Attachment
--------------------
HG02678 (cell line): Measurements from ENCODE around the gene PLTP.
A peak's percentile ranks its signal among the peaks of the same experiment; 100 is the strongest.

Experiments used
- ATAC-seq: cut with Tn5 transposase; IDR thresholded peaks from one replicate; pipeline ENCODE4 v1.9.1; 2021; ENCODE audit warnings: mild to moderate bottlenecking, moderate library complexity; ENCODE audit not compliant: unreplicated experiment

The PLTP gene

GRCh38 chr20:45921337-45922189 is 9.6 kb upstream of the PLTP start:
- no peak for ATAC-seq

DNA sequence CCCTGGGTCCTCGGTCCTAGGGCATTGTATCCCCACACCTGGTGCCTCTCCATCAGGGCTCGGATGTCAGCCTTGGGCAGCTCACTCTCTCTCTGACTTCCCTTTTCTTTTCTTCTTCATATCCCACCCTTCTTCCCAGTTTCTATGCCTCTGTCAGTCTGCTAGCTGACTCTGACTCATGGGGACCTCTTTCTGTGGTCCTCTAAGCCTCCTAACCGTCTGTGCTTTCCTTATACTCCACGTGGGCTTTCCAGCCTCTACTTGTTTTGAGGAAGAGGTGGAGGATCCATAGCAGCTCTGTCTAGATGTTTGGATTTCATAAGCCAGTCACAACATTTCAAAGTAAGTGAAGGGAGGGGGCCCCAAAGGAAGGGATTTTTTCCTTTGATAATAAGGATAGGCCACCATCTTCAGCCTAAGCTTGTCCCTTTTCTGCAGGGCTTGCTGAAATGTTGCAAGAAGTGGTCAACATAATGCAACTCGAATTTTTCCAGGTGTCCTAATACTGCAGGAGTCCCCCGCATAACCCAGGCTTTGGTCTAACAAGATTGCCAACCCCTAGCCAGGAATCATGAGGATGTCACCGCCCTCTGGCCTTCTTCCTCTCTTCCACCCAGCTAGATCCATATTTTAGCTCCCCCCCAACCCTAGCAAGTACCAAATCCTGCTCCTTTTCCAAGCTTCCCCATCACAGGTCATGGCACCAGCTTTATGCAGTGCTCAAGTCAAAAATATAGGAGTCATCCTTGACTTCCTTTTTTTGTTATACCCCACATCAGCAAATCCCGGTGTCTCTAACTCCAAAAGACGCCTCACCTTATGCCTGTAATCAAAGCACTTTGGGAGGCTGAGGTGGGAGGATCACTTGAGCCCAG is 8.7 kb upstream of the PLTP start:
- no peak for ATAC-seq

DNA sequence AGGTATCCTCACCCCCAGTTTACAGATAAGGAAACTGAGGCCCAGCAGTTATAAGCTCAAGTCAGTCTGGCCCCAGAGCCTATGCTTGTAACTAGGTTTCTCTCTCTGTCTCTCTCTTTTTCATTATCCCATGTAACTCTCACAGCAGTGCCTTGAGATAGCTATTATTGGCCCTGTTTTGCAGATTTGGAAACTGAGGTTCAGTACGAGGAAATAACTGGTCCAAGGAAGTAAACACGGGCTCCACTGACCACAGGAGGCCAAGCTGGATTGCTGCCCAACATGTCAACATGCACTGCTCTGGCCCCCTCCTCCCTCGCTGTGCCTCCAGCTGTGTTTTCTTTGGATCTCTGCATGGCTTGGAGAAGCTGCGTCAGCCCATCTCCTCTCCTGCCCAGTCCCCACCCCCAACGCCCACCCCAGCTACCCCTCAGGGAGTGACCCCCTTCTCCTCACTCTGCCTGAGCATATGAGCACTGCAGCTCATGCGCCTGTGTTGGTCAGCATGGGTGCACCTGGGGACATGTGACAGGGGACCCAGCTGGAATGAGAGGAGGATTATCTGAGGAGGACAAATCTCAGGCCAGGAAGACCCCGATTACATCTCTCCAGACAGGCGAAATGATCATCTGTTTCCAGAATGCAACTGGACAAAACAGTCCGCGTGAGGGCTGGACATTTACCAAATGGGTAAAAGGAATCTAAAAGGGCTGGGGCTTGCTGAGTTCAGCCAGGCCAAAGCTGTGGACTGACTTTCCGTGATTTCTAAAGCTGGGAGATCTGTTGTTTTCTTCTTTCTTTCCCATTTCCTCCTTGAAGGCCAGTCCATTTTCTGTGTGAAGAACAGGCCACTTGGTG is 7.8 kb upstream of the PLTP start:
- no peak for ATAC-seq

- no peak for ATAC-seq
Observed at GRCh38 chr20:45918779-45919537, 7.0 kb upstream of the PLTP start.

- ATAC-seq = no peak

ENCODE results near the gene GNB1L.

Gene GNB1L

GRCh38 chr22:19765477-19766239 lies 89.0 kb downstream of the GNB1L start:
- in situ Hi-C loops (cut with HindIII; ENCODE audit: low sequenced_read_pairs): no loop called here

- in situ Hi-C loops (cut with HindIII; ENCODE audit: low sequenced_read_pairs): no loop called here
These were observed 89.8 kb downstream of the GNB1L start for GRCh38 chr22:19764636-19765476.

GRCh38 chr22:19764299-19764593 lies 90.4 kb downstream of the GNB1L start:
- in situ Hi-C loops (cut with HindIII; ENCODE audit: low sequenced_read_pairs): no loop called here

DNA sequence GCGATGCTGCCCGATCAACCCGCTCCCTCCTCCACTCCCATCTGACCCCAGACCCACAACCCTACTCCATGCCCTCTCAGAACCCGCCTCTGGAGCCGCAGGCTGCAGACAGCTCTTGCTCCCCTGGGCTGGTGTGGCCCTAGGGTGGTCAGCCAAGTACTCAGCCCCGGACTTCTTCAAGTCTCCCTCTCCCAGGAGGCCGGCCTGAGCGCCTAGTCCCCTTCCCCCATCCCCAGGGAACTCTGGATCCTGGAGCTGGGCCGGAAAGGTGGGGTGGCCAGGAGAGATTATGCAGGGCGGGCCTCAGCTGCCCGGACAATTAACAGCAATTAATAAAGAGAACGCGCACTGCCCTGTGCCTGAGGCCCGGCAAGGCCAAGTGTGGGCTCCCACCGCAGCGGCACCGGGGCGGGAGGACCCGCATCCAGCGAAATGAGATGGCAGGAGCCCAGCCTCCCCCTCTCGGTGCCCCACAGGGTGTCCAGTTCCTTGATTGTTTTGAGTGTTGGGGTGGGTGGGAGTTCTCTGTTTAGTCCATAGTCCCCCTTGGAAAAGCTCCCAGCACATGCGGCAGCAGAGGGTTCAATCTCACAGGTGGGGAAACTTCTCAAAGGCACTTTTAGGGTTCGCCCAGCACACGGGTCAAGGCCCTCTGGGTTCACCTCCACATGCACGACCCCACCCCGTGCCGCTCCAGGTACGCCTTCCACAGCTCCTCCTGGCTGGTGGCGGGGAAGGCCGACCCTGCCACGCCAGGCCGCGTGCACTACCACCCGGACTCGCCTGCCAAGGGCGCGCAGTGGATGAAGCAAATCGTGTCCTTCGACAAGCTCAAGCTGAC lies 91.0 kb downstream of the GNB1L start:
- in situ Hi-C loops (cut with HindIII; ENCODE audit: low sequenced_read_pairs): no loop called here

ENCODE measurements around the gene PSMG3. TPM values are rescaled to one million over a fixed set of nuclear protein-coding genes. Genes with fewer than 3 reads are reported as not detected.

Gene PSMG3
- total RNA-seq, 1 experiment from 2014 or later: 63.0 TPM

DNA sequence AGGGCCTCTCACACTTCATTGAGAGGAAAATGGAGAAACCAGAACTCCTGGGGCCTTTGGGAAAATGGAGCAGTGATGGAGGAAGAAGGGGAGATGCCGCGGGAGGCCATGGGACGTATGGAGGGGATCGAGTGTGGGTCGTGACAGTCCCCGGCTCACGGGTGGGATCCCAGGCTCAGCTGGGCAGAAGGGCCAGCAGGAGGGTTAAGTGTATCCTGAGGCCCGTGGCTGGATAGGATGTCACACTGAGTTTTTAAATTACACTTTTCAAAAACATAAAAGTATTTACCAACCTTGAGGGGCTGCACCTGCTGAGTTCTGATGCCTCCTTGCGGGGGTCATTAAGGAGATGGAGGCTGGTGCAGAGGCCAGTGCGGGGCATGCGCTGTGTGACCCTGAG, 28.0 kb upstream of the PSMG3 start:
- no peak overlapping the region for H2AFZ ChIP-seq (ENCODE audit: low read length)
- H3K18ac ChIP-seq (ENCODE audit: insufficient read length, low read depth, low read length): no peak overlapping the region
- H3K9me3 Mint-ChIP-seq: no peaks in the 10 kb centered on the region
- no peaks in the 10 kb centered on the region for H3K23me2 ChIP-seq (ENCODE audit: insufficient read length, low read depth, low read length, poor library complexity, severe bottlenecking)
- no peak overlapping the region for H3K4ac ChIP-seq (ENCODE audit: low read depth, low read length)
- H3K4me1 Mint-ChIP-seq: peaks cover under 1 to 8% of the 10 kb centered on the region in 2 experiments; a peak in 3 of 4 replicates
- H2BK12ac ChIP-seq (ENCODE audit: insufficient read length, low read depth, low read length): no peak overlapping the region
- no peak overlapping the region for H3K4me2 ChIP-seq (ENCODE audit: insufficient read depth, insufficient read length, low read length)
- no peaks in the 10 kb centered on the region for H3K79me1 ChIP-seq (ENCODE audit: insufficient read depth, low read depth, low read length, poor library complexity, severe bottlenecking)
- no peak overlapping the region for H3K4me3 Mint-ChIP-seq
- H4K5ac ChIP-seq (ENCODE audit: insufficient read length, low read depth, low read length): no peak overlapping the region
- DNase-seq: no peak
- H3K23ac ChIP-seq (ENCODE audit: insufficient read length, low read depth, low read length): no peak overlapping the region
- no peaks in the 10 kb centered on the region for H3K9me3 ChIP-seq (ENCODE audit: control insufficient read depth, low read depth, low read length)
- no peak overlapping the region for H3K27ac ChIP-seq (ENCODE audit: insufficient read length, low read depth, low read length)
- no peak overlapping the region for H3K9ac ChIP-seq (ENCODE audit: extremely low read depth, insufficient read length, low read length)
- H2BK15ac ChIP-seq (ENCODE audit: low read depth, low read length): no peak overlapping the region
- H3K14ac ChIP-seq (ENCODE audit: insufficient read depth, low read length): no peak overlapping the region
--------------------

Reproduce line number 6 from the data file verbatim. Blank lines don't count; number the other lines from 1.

GRCh38 chr20:45921337-45922189 is 9.6 kb upstream of the PLTP start: